“I get most of my clothes from charity. You find a lot of Jaeger in charity shops so I have loads of it, for instance I have a Jaeger ‘Children of God’ dress – pure pink, all the way to the floor, no shape at all. I would describe it as a robe. So it makes me look entirely like a cult member, which is a look I am waiting for the right occasion to wear.
“I also get loads of stuff from Watney Market. I got these hair grips, where it’s like someone has got a marker pen and written the Chanel Cs on them. I love that stuff. I love fakes. Even if I was rich I would still buy fakes, they just have much more attitude about them. I was getting out my £10 Whitechapel Market Louis Vuitton purse in Knightsbridge the other day, I was very proud.”
In asking whether there’s a relationship between her clothes and her art work, I make a crucial mistake: “Well when I do my art work I take most of my clothes off, normally. The Cake Sit Live is a pretty prominent performance of mine. I did it when I first started at Chelsea in front of an unsuspecting audience. I just walked in the room and said: “I’m gonna do a performance called ‘If I Knew You Were Coming, I’d Have Baked a Cake.’” It was in a seminar and I took off my clothes (I was wearing a slip though) and then I sat on a big cake and did a reading from a homemakers’ manual from the 50s.
“I was looking at traditional roles of women symbolised by the ritual of making a cake for their husbands and families. Instead I made the cake for my own pleasure. I want to subvert the saying ‘whore in the bedroom, angel in the kitchen’. I think next I would like to start some sort of cake-sitting society where we can all bake cakes together then we will look our sexiest and sit on the cakes.”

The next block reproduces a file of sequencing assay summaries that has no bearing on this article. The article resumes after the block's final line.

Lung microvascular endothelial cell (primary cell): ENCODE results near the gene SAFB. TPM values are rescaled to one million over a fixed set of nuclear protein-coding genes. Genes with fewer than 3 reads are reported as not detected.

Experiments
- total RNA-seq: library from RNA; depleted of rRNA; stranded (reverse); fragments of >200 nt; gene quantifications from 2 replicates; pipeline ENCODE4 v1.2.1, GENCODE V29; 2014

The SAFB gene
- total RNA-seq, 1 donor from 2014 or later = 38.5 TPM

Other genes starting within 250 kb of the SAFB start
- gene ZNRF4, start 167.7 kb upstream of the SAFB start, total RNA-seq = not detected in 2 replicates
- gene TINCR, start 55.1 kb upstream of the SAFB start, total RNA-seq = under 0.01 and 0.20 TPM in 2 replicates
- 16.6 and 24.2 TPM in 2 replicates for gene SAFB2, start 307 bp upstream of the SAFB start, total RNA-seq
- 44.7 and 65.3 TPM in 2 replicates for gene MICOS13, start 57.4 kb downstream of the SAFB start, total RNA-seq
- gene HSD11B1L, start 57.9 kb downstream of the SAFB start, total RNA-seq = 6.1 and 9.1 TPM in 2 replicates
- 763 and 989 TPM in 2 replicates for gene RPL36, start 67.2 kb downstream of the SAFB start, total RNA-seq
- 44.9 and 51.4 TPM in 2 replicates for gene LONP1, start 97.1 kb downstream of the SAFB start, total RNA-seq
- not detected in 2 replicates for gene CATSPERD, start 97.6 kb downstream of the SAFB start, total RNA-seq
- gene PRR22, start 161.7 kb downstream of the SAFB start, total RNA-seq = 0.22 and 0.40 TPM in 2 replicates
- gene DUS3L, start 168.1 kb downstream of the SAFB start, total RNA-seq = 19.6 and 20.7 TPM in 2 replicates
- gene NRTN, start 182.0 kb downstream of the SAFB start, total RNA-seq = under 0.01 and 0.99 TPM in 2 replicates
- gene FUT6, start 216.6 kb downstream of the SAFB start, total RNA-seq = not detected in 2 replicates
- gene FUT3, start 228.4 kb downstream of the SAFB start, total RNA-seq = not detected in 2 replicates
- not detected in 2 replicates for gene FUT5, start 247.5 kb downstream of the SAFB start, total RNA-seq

Liv’s artistic experiments with food and flesh have not always been so victorious: “Curry has been on parts of my body that curry should never be. I don’t want to think about that. It was very frustrating because I didn’t even get any usable work out of that occasion. I had just cling-filmed a lot of curry, baked beans and meat to my body and the footage is just disgusting because I start to react to the curry and get burned, so I am not really ‘in role’. That was a mistake. It was even worse than when I tried to eat a pizza sat in the shower – I was sick. Can you imagine? A pizza in a shower. Those were the days.”
Liv is full of anecdotes about how the public react to her more unusual outfits: “I was wearing an all-in-one, pink, crushed velour jumpsuit with gold studs on it, with pink old lady slippers which I got off the market. I was on Bethnal Green Road and these three boys were like “Euugh! Halloween was ages ago – that’s disgusting.” But sometimes I don’t get any reactions, because in east London everyone looks mad.
“I really have adapted to the reaction you sometimes get. When I am walking up and down Brick Lane in my old lady slippers it’s obvious some people think I’m a crack addict, but in a way I quite enjoy that because I can come back home and sit in my lovely, gold room and think ‘If only you could see this, bitch!’
“Sometimes when I go in City Wines and Foods looking nice they’re all like ‘Wooo!’, but normally they’re like, ‘You look like my grandma’.
“That’s what pisses me off about life, because if I were to do my hair or something or have some more mainstream makeup, I’d probably have a boyfriend by now. I’m not sure I am ready to compromise my style but if I did, I wouldn’t be on match-dot-com at the age of 21, that’s for sure.
“Sometimes when I watch these nature shows on TV I feel like I can get away from everything. But I wonder how could mankind have got to this point in life, when things can be so simple and nice? It’s awful isn’t it. I thought about throwing away all my possessions, but the trouble is I have got such good stuff!
When I find a new piece of clothing or something I like my heart fills with joy. I feel like I’ve got one up on the world.”